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A 73-year-old woman with dementia was given clozapine for treatment-resistant psychotic symptoms. Subsequently, she developed cardiac failure. Caution should be exercised when using clozapine, especially in the elderly.
The efficacy of clozapine in treatment-resistant schizophrenia is well documented. It is also useful in the management of psychotic symptoms of dementia but should be used with caution due to its broad side-effect profile.1 The prevalence of ECG abnormalities in patients who had been using anti-psychotics other than clozapine was 13.6% which increased significantly to 31.1% after commencement of clozapine treatment.2 Adverse cardiac effects such as tachycardia, hypotension and hypertension are the most common,3 warranting stoppage in many patients.4 Circulatory collapse, arrhythmias, myocarditis, cardiomyopathy, pericarditis and pericardial effusion are also known to occur.5 Cardiac failure may develop secondary to myocarditis and cardiomyopathy. In a 10-year naturalistic study, clozapine-treated patients appear to be at risk for death from cardiovascular disease secondary to clozapine-associated medical disorders such as obesity, diabetes, hypertension, and hyperlipidaemia.6 Sudden death in the initial phase of treatment due to hypersensitivity myocarditis has been reported.7 A case of cardiac failure is described in which the classical features of myocarditis were absent.
M, a 73-year-old woman, was on treatment for dementia of the Alzheimer type with delusions (DSM-IV 290.12) for the past 3 years. As the psychotic symptoms did not respond to various antipsychotics, she was put on clozapine. Considering her age and the known adverse effects of the drug, a cardiology consultation was done on 13 December 2005. Clinical examination, ECG and echocardiogram were normal. Clozapine was started the next day at a dose of 12.5 mg/day, and gradually increased to 100 mg/day. On 5 January 2006 she developed breathlessness. Clinical examination showed signs of cardiac failure with sinus tachycardia and poor R wave progression in V1–V3. An echocardiogram revealed global left ventricular hypokinesia, mild left ventricular systolic dysfunction, a left ventricular ejection fraction of 40% and moderate mitral regurgitation. Clozapine was stopped. She responded to conventional antifailure measures.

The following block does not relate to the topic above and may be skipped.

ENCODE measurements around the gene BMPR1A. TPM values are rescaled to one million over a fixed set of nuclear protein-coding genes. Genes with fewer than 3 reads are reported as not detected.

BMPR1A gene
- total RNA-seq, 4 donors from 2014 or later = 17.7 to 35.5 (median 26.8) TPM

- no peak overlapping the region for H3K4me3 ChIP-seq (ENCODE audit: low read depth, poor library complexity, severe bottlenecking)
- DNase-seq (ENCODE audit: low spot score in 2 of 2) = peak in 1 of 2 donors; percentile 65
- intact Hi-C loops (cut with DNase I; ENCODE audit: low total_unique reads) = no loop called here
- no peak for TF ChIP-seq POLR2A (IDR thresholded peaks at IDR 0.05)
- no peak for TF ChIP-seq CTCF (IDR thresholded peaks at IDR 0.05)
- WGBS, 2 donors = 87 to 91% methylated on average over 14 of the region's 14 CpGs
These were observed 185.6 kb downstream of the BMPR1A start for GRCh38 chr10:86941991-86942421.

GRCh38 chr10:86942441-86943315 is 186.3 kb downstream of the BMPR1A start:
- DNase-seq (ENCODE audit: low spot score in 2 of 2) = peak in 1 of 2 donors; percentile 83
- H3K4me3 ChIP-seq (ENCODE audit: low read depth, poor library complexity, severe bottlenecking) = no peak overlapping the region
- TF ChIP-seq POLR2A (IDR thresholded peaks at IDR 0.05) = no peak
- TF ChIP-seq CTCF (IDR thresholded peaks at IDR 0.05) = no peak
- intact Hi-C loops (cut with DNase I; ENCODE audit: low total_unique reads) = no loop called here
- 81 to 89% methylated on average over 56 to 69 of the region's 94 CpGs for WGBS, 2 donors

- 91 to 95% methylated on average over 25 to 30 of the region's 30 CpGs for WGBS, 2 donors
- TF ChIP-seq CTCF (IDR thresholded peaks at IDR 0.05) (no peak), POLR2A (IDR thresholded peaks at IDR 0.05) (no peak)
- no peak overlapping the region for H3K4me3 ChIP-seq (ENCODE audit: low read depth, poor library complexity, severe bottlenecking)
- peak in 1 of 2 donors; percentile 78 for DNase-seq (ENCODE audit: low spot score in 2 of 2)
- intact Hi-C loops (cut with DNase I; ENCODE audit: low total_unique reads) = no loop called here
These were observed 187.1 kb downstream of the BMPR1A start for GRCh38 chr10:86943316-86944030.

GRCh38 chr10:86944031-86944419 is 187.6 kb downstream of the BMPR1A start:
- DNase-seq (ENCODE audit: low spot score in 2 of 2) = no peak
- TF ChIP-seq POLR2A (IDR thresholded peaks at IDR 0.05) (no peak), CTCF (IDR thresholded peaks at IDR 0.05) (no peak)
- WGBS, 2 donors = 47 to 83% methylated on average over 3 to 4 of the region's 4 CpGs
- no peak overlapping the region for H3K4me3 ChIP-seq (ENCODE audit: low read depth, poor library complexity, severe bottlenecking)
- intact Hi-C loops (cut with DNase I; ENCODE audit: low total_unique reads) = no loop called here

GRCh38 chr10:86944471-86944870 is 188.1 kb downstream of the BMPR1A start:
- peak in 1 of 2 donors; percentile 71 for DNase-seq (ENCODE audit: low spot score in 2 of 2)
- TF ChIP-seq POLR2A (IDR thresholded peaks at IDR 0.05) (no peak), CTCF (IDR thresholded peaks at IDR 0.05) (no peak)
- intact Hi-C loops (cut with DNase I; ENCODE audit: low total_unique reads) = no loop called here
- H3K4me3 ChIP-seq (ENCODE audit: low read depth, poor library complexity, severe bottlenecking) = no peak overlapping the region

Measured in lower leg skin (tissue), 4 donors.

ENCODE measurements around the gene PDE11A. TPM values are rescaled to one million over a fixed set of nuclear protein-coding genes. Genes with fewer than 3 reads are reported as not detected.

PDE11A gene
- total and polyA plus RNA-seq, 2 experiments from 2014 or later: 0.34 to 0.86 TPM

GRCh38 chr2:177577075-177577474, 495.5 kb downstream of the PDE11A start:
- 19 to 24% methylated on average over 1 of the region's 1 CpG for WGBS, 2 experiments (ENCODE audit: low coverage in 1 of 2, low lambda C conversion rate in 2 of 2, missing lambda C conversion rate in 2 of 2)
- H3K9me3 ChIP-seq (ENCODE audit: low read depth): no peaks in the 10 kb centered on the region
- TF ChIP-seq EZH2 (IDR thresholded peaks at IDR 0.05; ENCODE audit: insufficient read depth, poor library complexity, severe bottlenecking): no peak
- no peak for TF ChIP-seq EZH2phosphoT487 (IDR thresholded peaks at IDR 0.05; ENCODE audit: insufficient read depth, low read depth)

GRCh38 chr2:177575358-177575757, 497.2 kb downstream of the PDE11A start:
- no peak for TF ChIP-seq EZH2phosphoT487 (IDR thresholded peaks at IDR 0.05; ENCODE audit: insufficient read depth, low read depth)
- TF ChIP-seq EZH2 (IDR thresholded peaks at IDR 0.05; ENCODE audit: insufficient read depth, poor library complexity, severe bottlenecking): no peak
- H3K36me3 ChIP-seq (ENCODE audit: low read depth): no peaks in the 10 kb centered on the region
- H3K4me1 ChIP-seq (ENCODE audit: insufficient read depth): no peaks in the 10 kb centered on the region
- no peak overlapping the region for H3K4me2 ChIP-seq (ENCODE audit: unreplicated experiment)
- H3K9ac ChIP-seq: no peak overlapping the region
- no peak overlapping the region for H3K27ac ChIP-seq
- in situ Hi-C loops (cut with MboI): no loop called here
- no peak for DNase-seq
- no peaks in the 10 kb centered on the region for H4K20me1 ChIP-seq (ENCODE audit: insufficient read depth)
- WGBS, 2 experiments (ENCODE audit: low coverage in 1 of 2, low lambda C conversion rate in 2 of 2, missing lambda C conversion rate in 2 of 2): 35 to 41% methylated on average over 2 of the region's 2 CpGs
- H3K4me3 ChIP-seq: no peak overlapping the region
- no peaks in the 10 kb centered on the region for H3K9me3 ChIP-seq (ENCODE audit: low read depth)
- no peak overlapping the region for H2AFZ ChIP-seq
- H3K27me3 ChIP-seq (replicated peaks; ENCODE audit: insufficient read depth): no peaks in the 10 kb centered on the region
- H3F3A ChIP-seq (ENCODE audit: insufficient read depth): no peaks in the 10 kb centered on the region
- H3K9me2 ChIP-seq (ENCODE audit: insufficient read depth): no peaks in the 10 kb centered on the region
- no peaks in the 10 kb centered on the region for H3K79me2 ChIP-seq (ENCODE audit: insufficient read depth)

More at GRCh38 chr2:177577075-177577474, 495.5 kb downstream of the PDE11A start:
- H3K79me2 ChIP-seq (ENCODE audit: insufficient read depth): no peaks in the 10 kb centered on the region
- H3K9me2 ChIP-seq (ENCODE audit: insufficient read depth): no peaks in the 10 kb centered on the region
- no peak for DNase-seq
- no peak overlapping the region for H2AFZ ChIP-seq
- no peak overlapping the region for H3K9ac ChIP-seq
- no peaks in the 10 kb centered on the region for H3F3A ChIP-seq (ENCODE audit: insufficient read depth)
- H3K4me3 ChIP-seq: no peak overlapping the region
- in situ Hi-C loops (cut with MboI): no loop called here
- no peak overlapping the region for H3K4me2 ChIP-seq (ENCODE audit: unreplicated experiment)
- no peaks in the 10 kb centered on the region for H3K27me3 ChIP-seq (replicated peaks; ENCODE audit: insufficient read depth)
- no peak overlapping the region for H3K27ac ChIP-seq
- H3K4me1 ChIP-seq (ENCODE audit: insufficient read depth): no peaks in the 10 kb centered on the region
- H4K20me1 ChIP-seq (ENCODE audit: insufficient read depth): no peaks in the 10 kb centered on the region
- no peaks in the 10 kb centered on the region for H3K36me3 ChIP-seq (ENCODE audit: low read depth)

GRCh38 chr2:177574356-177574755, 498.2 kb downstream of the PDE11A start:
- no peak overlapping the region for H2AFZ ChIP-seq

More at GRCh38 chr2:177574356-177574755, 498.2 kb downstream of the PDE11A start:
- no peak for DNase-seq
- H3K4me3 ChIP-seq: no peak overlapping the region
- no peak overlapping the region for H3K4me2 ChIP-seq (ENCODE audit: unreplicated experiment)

The temporal relationship between the introduction of clozapine and onset of cardiac failure suggests that the drug was responsible. However, she could have had independent age-related myocardial dysfunction. The classical features of myocarditis were absent. The maximum pulse rate in our patient was 92/min whereas in a recent case report8 it was 130/min with features such as chest pain and flu-like symptoms—generalized bodyache, nasal congestion, sore throat, fever and eosinophilia. Cardiomegaly is a feature of dilated cardiomyopathy which occurs as a result of myocarditis. However, our patient had no cardiomegaly.
The clinical features of myocarditis are varied. The spectrum includes asymptomatic patients who may have electro-cardiographic abnormalities; patients with signs and symptoms of clinical heart failure and ventricular dilatation; and patients with symptoms of fulminant heart failure and severe left ventricular dysfunction, with or without cardiac dilatation.9 Though the risk of potentially fatal myocarditis or cardiomyopathy with clozapine is estimated to be as low as 0.015%–0.188%,10 it is suggested that extreme caution should be exercised when using the drug, especially in the elderly.